The Editor ponders on the final countdown to the biggest professional shake up in the world of HGV drivers – the CPC card.
The average driver (or his employer) will spend around £1000 in modern money gaining a licence to drive either a PCV (bus) or a LGV (truck), its not cheap and the test is worryingly difficult to pass – I should know as I hold both. Drivers who come through the process now already hold a CPC card as part of the training package, but for those who passed a good while back, its been a case of going back to school. The driver CPC to the less informed is a Certificate of Professional Competence on a small plastic card that entitles you to drive and confirms you have undertaken 35 hours training in the last 5 years. The law came into effect at the beginning of this September for those in the public transport sector, those who did not have the qualification by that time would loose their licence entitlement for PCV if used for hire or reward.
LGV drivers have been given a one year extension of this deadline, and their cut-off point has been set for September 2014. A great deal of fuss has been made over this E.U wide ruling with cries of ‘its money making for the Government’ and ‘its an insult to my experience’ yet I think there is a wider picture to look at here and not only that – the system for gaining the qualification is fundamentally flawed beyond belief in my honest personal opinion – for reasons I shall explain thus.
1 – Irrespective of your occupation be it bus or truck driver, the load carried differs amazingly. Should you drive in a spirited manner 10 pallets of shrink-wrapped hot dogs wont complain, whereby 49 passengers will be screaming like kids on a roller-coaster. The real life scenario between the two roles could not be more different, if were are to undergo continual training why is there not assessment of practical ability? – You should be on courses tailor made for your present or chosen occupation, separate courses for PCV or LGV drivers.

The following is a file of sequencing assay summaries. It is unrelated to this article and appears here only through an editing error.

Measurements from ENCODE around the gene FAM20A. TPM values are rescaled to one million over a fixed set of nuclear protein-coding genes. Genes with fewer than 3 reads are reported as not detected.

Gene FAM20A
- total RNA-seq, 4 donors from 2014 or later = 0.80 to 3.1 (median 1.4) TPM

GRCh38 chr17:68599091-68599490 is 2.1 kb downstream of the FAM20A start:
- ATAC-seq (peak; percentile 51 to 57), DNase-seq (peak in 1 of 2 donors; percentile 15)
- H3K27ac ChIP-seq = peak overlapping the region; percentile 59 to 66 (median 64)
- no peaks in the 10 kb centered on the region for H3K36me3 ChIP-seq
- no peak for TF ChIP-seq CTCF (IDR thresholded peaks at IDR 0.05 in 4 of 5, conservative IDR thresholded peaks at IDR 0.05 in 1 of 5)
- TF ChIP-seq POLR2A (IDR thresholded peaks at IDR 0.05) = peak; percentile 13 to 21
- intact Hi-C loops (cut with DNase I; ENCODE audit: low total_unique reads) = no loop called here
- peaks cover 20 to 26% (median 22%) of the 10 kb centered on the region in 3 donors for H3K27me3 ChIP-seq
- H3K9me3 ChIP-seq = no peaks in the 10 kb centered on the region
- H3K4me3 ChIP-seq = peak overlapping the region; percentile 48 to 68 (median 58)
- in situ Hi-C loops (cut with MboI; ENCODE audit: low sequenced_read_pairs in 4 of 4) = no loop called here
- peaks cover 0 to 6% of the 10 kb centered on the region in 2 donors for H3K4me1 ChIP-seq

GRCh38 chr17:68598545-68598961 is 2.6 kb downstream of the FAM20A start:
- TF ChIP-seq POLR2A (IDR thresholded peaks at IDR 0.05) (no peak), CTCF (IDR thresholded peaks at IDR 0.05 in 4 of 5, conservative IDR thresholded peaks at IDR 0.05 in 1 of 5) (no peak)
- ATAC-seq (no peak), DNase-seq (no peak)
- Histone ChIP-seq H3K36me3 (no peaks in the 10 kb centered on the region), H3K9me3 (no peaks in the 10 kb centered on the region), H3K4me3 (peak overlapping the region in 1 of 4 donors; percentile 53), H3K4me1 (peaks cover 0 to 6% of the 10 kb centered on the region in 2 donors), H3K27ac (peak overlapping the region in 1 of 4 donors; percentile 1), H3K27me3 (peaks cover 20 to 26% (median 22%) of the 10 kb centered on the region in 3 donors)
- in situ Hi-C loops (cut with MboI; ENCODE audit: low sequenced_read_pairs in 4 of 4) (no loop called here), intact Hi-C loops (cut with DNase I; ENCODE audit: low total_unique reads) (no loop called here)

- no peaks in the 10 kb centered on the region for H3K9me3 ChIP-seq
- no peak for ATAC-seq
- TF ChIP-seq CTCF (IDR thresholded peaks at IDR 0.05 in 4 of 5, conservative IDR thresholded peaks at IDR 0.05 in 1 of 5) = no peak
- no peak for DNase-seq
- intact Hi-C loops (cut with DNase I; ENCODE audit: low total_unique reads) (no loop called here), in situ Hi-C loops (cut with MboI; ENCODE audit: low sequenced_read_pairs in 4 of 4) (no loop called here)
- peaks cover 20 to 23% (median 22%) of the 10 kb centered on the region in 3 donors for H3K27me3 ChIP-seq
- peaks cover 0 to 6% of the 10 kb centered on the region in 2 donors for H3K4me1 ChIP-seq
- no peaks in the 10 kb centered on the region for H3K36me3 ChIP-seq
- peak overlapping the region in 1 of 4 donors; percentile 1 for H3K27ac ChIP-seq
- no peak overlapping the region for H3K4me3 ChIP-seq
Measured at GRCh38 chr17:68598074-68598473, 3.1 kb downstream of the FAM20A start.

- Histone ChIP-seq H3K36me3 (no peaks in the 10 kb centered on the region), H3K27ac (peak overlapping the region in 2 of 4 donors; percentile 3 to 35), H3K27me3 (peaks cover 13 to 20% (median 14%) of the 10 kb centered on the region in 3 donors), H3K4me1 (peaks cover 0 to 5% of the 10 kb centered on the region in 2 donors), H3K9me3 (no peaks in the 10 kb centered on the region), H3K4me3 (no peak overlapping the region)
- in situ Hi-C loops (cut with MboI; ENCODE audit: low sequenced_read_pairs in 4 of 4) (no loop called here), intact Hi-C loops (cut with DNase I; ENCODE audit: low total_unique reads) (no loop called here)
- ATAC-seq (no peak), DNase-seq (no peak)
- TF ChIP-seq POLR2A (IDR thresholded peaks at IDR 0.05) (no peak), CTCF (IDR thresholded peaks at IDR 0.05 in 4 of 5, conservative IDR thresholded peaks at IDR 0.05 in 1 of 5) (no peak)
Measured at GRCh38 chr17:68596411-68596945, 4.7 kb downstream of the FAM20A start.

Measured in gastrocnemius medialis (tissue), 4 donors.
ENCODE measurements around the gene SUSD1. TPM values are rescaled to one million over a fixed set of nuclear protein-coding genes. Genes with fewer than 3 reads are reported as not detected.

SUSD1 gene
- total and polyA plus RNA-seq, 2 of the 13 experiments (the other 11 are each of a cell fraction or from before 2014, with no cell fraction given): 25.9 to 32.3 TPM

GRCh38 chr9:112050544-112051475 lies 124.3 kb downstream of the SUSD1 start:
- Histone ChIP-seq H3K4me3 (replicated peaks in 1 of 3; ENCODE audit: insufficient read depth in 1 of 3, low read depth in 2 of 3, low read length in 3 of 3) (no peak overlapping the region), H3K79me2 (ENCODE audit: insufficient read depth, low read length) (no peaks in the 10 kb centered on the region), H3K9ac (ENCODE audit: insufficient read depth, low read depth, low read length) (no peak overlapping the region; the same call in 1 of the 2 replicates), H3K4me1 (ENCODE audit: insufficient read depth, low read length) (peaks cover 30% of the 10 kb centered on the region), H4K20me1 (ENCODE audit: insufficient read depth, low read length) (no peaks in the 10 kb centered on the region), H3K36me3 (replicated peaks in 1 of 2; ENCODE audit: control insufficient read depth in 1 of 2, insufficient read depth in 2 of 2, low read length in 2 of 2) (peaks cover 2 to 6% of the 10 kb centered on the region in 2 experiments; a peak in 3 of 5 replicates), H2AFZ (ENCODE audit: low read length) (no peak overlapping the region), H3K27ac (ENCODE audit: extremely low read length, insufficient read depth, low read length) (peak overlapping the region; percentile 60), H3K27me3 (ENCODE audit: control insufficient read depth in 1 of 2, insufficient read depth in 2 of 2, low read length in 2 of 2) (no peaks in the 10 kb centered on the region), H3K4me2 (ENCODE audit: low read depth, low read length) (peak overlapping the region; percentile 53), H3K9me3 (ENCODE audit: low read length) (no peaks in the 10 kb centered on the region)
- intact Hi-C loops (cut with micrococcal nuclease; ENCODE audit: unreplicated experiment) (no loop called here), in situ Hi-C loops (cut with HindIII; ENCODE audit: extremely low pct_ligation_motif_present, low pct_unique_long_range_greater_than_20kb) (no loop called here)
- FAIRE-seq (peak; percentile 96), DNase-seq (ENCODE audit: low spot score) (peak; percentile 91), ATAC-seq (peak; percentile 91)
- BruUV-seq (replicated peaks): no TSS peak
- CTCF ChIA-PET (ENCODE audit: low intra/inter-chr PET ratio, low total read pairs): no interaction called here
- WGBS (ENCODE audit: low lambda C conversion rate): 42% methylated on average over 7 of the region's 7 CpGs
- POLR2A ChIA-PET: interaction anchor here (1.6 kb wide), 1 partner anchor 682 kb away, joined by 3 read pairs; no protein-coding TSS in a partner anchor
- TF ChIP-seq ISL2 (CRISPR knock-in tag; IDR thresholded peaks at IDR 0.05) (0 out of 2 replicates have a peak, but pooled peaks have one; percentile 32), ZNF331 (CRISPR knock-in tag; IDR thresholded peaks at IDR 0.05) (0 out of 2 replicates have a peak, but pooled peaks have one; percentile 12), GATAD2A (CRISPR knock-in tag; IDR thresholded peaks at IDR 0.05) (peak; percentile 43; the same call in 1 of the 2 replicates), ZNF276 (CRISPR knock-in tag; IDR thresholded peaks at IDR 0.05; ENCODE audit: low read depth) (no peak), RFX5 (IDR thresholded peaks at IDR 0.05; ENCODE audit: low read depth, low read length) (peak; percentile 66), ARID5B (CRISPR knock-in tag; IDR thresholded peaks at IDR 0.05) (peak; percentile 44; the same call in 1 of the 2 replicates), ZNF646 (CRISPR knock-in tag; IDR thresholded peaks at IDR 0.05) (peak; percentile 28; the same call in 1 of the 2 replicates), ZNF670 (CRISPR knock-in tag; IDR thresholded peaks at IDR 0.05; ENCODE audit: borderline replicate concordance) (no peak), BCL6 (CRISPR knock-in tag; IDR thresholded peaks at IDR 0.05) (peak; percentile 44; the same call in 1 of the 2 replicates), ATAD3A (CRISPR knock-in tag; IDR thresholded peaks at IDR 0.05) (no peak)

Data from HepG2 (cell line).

2 – The training comes in five seven hour classroom based environments covering any one of five modules from varying subjects like driving hours or vehicle safety checks. As things stand at the present, there is nothing stopping you sitting in on the same seven hour course in say ‘PCV Driver Essentials’ five times to make your 35 hour training quota and gain your CPC card – even if you are a HGV driver.
3 – Presently, there is no exam or test situation. You turn up at the event and just sit there and watch a few videos or listen to the trainer talk – that’s it. There is the risk of the trainer asking you to leave should he / she think you are not interested or causing a disturbance, but as for any official end of session test? – nothing. You leave with a folder entailing subjects covered and another seven hours are ticked off.
4 – Unless an official DSA (driving standards agency) CPC adjudicator watching over events is present in the room at the time of training, there is nothing at all to stop you gaining your training quota providing the trainer has your licence details by not even being present – its all so very half baked and not thought through.
On a personal level, I am all for extra training in the workplace especially if it make your job easier / safer or more efficient. Some drivers I know for example have been twirling a wheel for over 50 years. Some I wouldn’t trust with a wheelbarrow and nowhere within this CPC ruling does it separate the ‘wheat from the chaff’ as far as driver ability matters. Someone somewhere in the E.U has thought this idea up and created another Government departmental office where more taxpayers money will be made – not just in this country but right across Europe. If extra training is the future then it simply must involve tailor making it to the right occupation, be a legally binding situation with both practical and theory testing and ensure that each module taken differs each time.
My very reliable sources within VOSA and Police traffic units tell me that at extra vigilance will be taken towards catching out drivers who have failed to undertake the required training and who are knowingly driving unqualified. So beware… the financial implications to you as a driver and your operator / employer who flout the law on driver CPC will be very painful indeed. Those unqualified or fail to carry their CPC card at all times when driving will be fined up to £1000.
But to summarise – the way things are at present makes a mockery of safety in the workplace and more importantly… on the road!